The world has become a global village, and these days it is common for business ventures to happen across borders. There is also a lot of economic migration, and family breadwinners travel across many countries to make ends meet for their families. Therefore, knowing how to calculate market exchange rates should be an added advantage for everyone.

What are exchange rates?

An exchange rate is the value of a country’s currency against the money of another country. Stockbrokers determine it in a foreign exchange market where legal tender trading continuously takes place. In the retail currency exchange market, money dealers will quote the buying or selling rate.

If you want to use the Western Union to send money to the Philippines, you will need to know the exchange rate in the country. For instance, if you have 400 USD when converted to PHP, the amount will be 19947.92. Converting USD to PHP exchange rate may fluctuate according to the market changes.

Use of Acronym in Exchange Rate:

The exchange rate often uses an acronym for the currency of diverse countries.

For instance:

The United States dollar is known as USD.

The Euro acronym is EUR, and the Japanese Yen is JPY.

An exchange rate of 100 would signify that 1 dollar is equivalent to 100 yen.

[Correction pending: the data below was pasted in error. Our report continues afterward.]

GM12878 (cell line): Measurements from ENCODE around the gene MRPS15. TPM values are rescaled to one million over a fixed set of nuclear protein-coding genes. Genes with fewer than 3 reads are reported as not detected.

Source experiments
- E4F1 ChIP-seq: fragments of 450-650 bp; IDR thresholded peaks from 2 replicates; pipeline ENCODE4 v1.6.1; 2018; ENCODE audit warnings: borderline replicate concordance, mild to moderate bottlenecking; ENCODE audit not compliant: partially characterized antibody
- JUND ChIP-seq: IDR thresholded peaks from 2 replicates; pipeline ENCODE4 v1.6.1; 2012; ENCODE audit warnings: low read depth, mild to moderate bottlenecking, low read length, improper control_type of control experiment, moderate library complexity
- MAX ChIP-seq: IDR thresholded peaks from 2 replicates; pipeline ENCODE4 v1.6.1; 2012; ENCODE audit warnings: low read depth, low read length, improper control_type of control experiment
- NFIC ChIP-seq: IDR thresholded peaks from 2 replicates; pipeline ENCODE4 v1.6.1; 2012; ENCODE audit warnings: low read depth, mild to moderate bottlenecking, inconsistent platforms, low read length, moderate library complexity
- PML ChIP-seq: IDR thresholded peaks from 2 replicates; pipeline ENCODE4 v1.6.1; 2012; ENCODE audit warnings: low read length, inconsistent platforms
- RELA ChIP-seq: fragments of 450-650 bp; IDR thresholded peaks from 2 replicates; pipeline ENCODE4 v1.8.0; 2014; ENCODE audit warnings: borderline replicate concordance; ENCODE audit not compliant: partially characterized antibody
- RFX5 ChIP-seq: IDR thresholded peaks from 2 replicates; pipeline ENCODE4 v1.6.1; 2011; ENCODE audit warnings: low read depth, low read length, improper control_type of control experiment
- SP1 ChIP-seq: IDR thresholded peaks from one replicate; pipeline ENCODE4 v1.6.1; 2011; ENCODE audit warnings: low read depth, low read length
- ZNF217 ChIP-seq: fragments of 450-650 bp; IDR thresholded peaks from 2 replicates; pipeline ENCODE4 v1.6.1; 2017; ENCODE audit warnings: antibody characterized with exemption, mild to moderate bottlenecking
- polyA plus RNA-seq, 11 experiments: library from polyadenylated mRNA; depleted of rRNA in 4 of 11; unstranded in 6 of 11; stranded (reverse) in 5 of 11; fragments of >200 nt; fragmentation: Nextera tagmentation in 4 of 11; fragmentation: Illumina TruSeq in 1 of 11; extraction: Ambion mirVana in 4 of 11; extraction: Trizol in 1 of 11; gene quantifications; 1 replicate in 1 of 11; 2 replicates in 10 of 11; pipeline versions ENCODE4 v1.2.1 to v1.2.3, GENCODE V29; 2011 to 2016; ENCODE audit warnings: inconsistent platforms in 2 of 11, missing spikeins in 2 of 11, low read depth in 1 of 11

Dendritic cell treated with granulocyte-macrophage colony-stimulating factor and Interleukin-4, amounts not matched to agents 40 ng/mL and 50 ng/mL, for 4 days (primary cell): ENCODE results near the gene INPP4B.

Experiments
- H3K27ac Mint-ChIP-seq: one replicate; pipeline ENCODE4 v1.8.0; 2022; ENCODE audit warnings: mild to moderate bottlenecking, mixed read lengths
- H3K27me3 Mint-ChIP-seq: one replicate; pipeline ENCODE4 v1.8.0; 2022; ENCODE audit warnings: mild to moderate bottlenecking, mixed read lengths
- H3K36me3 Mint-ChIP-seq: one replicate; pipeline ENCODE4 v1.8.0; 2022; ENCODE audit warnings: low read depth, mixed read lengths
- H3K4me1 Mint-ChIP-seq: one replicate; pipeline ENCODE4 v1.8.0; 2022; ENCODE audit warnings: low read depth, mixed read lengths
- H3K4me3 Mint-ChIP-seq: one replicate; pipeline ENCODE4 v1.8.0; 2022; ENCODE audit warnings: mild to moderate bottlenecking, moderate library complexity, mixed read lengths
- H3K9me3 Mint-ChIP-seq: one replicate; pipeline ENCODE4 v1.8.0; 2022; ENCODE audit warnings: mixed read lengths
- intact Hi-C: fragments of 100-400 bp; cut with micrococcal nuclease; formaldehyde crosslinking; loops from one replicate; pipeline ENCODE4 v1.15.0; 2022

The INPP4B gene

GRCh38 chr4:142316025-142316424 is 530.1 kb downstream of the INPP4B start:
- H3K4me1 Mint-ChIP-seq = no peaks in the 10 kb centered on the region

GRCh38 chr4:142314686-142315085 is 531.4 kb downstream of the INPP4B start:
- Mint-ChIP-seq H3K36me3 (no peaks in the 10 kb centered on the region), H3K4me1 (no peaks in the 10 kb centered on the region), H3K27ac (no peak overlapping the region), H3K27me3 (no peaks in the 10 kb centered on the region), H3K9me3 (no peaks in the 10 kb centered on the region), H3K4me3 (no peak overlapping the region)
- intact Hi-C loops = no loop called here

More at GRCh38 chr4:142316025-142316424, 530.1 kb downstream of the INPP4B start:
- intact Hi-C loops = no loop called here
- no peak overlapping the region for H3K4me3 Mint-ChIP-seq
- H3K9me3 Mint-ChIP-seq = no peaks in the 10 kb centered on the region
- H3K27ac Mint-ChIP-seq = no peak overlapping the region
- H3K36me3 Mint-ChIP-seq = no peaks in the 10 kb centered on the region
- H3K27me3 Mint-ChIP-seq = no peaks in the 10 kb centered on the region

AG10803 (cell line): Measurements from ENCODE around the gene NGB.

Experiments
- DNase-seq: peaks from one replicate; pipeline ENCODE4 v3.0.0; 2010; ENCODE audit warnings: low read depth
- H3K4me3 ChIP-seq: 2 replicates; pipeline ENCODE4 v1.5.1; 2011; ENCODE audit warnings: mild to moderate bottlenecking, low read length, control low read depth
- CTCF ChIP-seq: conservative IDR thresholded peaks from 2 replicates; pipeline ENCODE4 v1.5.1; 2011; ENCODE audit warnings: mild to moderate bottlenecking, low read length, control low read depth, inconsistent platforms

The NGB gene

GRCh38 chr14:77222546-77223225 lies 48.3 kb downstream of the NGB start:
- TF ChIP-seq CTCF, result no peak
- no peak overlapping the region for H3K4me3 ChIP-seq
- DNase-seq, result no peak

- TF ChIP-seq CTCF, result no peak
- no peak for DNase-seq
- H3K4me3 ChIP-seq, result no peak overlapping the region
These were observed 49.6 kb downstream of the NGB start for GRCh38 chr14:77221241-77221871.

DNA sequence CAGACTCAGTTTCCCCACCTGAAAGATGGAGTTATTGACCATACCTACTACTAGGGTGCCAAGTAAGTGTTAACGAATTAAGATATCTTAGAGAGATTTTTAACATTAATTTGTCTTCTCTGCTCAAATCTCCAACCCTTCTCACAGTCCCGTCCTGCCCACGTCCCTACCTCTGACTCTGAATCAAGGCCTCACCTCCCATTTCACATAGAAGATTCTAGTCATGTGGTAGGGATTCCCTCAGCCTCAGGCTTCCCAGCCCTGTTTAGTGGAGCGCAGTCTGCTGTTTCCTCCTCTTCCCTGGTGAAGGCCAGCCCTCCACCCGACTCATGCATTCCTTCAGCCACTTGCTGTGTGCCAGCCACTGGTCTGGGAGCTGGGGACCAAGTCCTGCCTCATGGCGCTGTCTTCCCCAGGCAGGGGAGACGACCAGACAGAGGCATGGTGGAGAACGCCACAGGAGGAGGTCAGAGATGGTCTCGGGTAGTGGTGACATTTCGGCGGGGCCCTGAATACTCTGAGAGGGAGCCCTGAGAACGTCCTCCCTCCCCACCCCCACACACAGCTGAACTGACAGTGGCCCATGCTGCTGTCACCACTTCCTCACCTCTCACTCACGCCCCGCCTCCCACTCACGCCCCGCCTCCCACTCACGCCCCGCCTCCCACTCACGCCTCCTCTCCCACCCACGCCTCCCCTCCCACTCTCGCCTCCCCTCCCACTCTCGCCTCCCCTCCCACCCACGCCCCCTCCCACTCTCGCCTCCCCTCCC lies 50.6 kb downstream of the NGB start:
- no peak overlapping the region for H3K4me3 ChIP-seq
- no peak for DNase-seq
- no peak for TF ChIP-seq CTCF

How To Tell If the Exchange Rate Is Free-Floating or Fixed:

The exchange rate is often regarded as either free-floating or fixed. A free-floating rate usually goes up or down depending on the foreign exchange market. A fixed exchange rate is relative to the currency value of another country. For example, the Hong Kong dollar is related to the U.S dollar, and its value always remains within the range of 2.75 to 7.85.

A free-floating exchange rate will usually accelerate foreign exchange volatility which Is a big issue for developing economies. Most developing economies have many of their liabilities in other currencies and not the local currency. Unexpected depreciation in the local currency puts businesses and banks at a loss.

How to Calculate an Exchange Rate:

To exchange one currency for another, one needs to apply a quoted market price known as the exchange rate. Sometimes individuals may be required to multiply it by the amount or divide it.

The easiest way to do this is to apply the base conversion rule. When converting from the base, you will have to multiply by the exchange rate, and when converting to the denominator, you will have to divide.

For instance, convert €8m into dollars by using the exchange rate EUR/USD 1.25. Looking at this example, the Euro is the base currency, and you will be converting from the base. That means we will be multiplying

€8m×$1.25 per euro=$10m.

If the fixed-rate stands at USD/EUR 0.80 and you are required to convert €8m to dollars, one will have to convert to the base currency dollars. We will do this by dividing by the exchange rate.

€8m/0.80 per dollar=10m

In summary, you should always consider the following terms when calculating market exchange rates:

Floating Exchange Rate: This means the value of a currency fluctuates when you compare it to others. It depends on the market forces.

Fixed Exchange Rate: A state where the value of a currency is relative to the cash worth of the legal tender of another country.

Pegged Float Exchange Rate:

An approach that fixes an exchange rate around a given value. However, it allows it to fluctuate within specific standards.